vestors shouldn™t take the top ranking of Fidelity Select
history using a measure of “risk adjusted” performance
Food as a clear signal to rush out and buy that fund.
she developed with her grandfather, Nobel laureate
The top ranking confirms that stocks of food com-
Franco Modigliani.
panies and other household-name consumer-products
While the Modigliani-Modigliani or “M-squared”
businesses have been strong and steady performers for
measure is only one of several ways to gauge risk-
the past decade. But the performance of those stocks
adjusted performance, the topic is an important one
could obviously be far different in coming years.
given today™s roaring stock prices. Many investment
“Screens by their very nature are backward-looking,
advisers and fund executives fret that investors aren™t
not forward-looking,” notes Rick Spillane, a senior vice
paying enough attention to portfolio risks that will loom
president in Fidelity™s equity division. While Fidelity Se-
large if and when the booming stock market turns ugly.
lect Food hasn™t been extraordinarily risky”in the sense
Neither a high-risk fund nor a low-risk fund is inher-
of being volatile, that is”this and other “sector” funds
ently better, Ms. Modigliani says, but “we want to be
clearly take a lot of risk by concentrating in only one
sure that we are being rewarded for the risks that we
slice of the economy.
take.” The Modigliani approach defines risk as the vari-
That criticism gets to the limitations of M-squared
ability or unpredictability of quarterly fund returns. A
and other backward-looking measures, including plain
fund™s M-squared return is the hypothetical return an
old total return. They don™t tell which investment styles
investor would have earned in a particular period if the
will be in and out of favor in the future. They can
fund™s risk had been adjusted to match that of a bench-
be misleading when a mutual fund has changed its
mark such as Standard & Poor™s 500-stock index.




the standard deviation of the adjusted portfolio to match that of the market index. The
M 2 measure is then the vertical distance (i.e., the difference in expected returns) between port-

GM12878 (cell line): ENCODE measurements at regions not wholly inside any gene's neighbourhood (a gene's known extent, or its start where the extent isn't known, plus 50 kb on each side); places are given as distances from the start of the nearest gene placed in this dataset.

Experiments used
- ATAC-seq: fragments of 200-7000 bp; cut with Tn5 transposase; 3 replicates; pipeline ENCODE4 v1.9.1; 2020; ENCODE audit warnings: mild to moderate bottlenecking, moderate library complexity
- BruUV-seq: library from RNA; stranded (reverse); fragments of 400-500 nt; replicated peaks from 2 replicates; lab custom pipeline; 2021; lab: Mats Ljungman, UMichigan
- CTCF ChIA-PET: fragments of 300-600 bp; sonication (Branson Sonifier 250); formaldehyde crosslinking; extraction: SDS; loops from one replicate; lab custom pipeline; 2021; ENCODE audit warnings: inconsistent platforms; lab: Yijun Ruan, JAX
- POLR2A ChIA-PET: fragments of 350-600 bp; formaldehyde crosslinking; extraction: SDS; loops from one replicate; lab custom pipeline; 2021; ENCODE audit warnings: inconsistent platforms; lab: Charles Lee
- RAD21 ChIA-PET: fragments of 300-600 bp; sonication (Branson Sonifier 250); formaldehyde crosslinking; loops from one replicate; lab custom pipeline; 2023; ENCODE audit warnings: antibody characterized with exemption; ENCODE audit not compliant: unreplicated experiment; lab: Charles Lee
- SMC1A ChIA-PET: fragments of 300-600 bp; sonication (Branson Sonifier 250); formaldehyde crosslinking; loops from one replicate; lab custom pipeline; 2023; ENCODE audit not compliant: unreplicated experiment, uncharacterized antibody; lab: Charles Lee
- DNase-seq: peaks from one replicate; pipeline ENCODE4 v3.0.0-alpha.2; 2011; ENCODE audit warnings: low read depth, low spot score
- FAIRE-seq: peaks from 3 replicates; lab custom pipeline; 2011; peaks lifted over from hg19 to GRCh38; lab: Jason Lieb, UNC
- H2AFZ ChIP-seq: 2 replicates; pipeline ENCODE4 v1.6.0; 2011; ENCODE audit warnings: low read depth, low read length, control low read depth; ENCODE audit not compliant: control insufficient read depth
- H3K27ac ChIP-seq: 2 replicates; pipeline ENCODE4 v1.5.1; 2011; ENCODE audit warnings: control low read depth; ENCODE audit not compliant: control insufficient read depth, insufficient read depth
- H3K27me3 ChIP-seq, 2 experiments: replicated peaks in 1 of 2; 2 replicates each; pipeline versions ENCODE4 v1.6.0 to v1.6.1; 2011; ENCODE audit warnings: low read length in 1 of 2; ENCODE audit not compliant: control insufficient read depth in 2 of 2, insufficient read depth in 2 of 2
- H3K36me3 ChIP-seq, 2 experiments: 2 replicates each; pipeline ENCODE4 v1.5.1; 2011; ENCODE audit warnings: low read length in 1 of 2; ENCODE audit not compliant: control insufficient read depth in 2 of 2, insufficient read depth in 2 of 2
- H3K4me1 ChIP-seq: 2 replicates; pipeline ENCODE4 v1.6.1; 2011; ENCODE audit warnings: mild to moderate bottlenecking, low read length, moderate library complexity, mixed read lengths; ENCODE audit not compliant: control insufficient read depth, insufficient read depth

folios P* and M. You can see from Figure 20.2 that P will have an M 2 measure below that of
the market when its capital allocation line is less steep than the capital market line, that is,
when its Sharpe ratio is less than that of the market index.
The nearby box reports on the growing popularity of the M 2 measure in the investment
community.

Choosing the Right Measure of Risk
Because different risk adjustment procedures can yield different implications for performance
evaluation, it is essential that you choose the appropriate measure for the task. For example,
suppose you are a pension fund manager who is selecting potential portfolio managers to over-
see investment of the fund™s assets. If you envision hiring one investment manager to manage
all the fund™s assets, then you must be concerned with the total variability of investment per-
formance. Both the systematic and firm-specific risk remaining in the portfolio will affect total
risk because the pension fund is not diversified across managers. The manager™s portfolio will
688
Bodie’Kane’Marcus: VI. Active Investment 20. Performance Evaluation © The McGraw’Hill
Essentials of Investments, Management and Active Portfolio Companies, 2003
Fifth Edition Management




investment style or its portfolio manager or grown a lot number for a particular fund, Ms. Modigliani says, “you
in size. While you can look at an attractive historical are not sure to get that return going forward.”
Stock Funds: Risk-Adjusted Winners
Among stock funds with a 10-year history, these scored highest on the Modigliani-Modigliani (M-squared)
measure of risk-adjusted performance.

Returns
1988“1997 % Cash